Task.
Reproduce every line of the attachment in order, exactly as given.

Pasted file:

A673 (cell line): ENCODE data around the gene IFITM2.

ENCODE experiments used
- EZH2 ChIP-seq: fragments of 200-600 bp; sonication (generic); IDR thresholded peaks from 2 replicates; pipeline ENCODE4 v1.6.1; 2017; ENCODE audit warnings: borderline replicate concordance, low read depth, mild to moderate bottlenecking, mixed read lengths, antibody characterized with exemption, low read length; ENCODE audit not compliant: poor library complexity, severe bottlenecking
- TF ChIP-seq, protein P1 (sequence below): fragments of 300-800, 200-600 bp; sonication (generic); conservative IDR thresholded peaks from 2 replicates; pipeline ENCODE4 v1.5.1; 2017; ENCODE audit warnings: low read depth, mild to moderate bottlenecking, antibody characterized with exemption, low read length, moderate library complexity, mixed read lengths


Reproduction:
A673 (cell line): ENCODE data around the gene IFITM2.

ENCODE experiments used
- EZH2 ChIP-seq: fragments of 200-600 bp; sonication (generic); IDR thresholded peaks from 2 replicates; pipeline ENCODE4 v1.6.1; 2017; ENCODE audit warnings: borderline replicate concordance, low read depth, mild to moderate bottlenecking, mixed read lengths, antibody characterized with exemption, low read length; ENCODE audit not compliant: poor library complexity, severe bottlenecking
- TF ChIP-seq, protein P1 (sequence below): fragments of 300-800, 200-600 bp; sonication (generic); conservative IDR thresholded peaks from 2 replicates; pipeline ENCODE4 v1.5.1; 2017; ENCODE audit warnings: low read depth, mild to moderate bottlenecking, antibody characterized with exemption, low read length, moderate library complexity, mixed read lengths